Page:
In the 2017 National Budget, the government of Zambia announced a plan to introduce ‘cost-reflective tariffs’ for electricity by the end of 2017. This means removing the subsidies which currently allow ZESCO to charge consumers less than the cost of producing and distributing the electricity. In the current economic context, and faced with a large budget deficit and looming economic recovery programme, this is a welcome ambition. Removal of subsidies has the potential to crowd in investment in the energy sector, creating additional generation capacity and boosting growth.
Despite these benefits, policy questions do remain to ensure any withdrawal of subsidies is done effectively. For example, the Government needs to consider how cost reflective tariffs can be introduced while adequately protecting the poorest Zambians and Small and Medium Sized Enterprises (SMEs), as well as how to ensure price increases are sustainable and don’t end up being reversed in the future.
PMRC have undertaken a project to explore these questions in detail. The project has assessed international experiences, predominantly from other African countries and brought this together with analysis of the impact of electricity tariff changes on households, the energy needs of SME’s and analysis of the key stakeholder interests to form policy recommendations on how to implement cost reflective energy tariffs sustainably.
Food balance sheets present a comprehensive picture of the pattern of a country’s food supply during a specified reference period. The balance sheet is useful in assisting to target government polices with regards to food Security.
The 2017 budget is anchored on equitable growth and development across the entire country. The government of the republic of Zambia is cognizant of the challenges involved in its economic recovery programme and has instituted measures to scale up social safety nets to protect the poor in line with the Patriotic Front’s commitment as a pro poor government. Most of the studies of the optimum size of government made by reputable scholars in recent decades have indicated that total government spending should be no lower than 17% and no larger than about 30% of GDP. The 2017 national budget for Zambia stands at K64.5 billion or 27.7% of GDP which is close to the optimal government spending. The theme of the 2017 National Budget is “Restoring Fiscal Fitness for Sustained Inclusive Growth and Development”.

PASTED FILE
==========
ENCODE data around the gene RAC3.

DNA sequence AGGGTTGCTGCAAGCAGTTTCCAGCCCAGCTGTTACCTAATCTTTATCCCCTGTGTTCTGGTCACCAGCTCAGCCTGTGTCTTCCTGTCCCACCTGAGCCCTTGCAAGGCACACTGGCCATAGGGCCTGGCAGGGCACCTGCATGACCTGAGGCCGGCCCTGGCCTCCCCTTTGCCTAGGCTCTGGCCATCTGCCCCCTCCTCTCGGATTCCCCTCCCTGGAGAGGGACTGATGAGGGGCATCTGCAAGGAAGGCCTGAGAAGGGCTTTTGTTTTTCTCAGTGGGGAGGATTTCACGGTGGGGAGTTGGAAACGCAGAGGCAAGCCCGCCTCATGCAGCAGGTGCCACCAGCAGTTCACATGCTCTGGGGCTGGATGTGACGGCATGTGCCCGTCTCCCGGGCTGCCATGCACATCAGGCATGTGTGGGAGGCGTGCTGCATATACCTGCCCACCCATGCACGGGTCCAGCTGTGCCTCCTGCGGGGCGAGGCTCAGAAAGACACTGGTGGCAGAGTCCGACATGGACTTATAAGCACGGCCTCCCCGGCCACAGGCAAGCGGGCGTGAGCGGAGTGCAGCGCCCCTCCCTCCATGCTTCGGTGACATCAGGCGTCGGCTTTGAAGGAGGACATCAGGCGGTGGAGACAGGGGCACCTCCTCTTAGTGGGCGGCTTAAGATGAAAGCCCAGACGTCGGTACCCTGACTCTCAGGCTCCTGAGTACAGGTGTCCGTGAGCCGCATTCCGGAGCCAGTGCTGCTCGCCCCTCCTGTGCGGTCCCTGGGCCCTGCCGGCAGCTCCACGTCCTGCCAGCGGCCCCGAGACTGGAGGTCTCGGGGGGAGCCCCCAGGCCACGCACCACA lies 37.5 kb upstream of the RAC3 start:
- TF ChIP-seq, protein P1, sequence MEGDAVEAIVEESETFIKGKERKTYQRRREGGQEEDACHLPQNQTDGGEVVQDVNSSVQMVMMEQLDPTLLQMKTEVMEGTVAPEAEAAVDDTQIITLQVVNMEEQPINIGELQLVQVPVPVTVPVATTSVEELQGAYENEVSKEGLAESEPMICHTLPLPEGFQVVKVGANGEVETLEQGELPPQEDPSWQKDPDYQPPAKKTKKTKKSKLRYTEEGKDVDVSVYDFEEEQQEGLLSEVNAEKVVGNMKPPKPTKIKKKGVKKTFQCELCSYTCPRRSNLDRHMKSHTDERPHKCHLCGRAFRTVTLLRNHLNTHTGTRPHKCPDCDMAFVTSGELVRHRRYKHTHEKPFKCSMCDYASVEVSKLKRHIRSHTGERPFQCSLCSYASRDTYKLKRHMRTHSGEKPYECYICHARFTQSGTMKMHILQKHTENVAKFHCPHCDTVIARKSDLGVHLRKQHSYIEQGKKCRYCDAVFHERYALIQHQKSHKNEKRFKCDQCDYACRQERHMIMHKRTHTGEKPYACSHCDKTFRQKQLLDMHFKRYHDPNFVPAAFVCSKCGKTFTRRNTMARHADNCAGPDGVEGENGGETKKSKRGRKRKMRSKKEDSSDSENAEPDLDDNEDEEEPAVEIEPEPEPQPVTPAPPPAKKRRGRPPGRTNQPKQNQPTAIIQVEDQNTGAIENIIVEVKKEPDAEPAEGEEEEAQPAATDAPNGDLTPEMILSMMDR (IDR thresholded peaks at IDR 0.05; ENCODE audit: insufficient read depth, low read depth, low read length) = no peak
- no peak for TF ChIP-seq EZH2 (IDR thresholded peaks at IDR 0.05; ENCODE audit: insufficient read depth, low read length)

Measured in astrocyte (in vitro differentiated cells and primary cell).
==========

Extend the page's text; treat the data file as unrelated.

What is the Bill of Rights?
The Bill of Rights is a set of legal guarantees that are specifically set out within the constitution to protect fundamental rights and freedoms of individuals. The Bill of Rights is fundamental to democracy and constitutionalism and is the basis of Zambia’s social, political, legal, economic and cultural policies and state action.
Zambia does not have one consolidated and widely accepted tool for measuring Government delivery of development commitments and targets. Instead there are a number of measurement frameworks, which sometimes lead to inconsistent measurements of progress and outcomes across several data sources. Within Government, there are several Key Performance Indicators which also provide an opportunity for harmonisation. There is an opportunity to develop a single, widely accepted composite index, the Government Delivery Index (GDI).
The GDI will create awareness and drive Government to align its various strategies, track and timely review its performance. Alignment of key strategic documents is an urgent requirement as it will enhance a harmonized way of monitoring Government delivery, says Salim Kaunda, PMRC – Researcher.
You can read the Detailed Policy Brief here: http://www.scribd.com/doc/102772253/Policy-Brief-Learning-From-Government-Indices-Towards-a-Government-Delivery-Measurement-Tool
Do you think the Government should develop and abide by a single, common Monitoring and Evaluation (M&E) tool, for measuring its performance and delivery?